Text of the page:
The reality is that it could be any one of us in this situation and at different times throughout our life we all feel alone, ashamed, tired, grief and not good enough. When compared to Death of Sardanapalus by Delacroix and become aware that a man is laying on a bed staring out from his bed at an orgy, with a woman dead at his feet, we are then reminded that the woman on Hunters bed has suffered at the hands of man. That is so familiar that most of the 3.6b women on the planet can relate to. The myth that is alluded to is a familiar and frequent reality for many.

the-way-home-high-2009-emailFig 2

My thoughts – When I first viewed the series Life and Death in Hackney, this was the photo that I stopped at. The reason being that all of the others looked like candid or street photography. However this photo did not. It reminded me of a painting, and this was the one photo that looked staged. The canal has indeed become a stage so that Hunter could recreate the painting Ophelia by John Everett Millais. The blue trousers, the grassy bank and shrub with its flowers and bloom and its petals in the canal, provide a very surreal scene. However the bridge and industrial buildings in the background bring us back to the present day. The title suggests that there has been a misadventure on the way home, but the staging stops me from having emotion relating to it. I don’t believe the story because of the staging. I find that is a shame. Because the story is tragic, and it is tragic because it is real. Hunter read a newspaper article about a woman who had been found dead in a canal. This leaves me with the dilemma and tension between the beauty and art of the photo, and the tragedy of the narrative. I do not like that feeling, but its an incredibly clever piece of art that brings together myth, tradgedy and beauty – all of which are very real and very human.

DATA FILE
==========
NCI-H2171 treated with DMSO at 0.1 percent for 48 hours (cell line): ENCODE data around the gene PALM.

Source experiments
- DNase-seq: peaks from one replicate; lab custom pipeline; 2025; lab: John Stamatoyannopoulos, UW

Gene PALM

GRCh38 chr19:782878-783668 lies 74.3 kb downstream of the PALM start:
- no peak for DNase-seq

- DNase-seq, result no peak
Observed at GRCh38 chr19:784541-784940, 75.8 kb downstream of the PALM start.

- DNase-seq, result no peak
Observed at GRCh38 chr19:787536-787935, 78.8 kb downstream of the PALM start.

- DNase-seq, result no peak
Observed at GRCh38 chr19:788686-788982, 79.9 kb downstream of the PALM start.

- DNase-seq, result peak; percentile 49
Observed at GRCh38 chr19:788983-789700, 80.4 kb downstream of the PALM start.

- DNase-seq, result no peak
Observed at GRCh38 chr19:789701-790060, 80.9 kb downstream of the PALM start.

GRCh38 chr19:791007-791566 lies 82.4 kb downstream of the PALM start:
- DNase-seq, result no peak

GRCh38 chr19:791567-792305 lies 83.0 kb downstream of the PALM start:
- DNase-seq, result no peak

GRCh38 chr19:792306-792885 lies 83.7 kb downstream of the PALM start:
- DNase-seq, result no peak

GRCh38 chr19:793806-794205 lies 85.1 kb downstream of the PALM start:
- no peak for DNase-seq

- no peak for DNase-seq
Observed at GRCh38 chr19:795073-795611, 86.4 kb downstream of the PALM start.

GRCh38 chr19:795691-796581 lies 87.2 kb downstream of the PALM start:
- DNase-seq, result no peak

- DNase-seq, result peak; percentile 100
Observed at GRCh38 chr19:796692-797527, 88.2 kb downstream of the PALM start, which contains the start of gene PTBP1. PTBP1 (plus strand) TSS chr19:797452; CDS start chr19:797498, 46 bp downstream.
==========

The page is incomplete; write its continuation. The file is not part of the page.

Fig 1 – Hunter, T; 2010; Death of Coltelli; At http://www.tomhunter.org/unheralded-stories-series/

Fig 2 – Hunter, T; 1998; The Way Home; At http://www.tomhunter.org/life-and-death-in-hackney/

Aitkenhead, D; 2005; Life is Grand; In The Guardian [online] at https://www.theguardian.com/artanddesign/2005/dec/03/photography (accessed on 14/06/2017)

Wilkes, R; 2014; Reinterpreting the Pre-Raphaelites: Tom Hunter; At https://dantisamor.wordpress.com/2015/12/15/reinterpreting-the-pre-raphaelites-tom-hunter/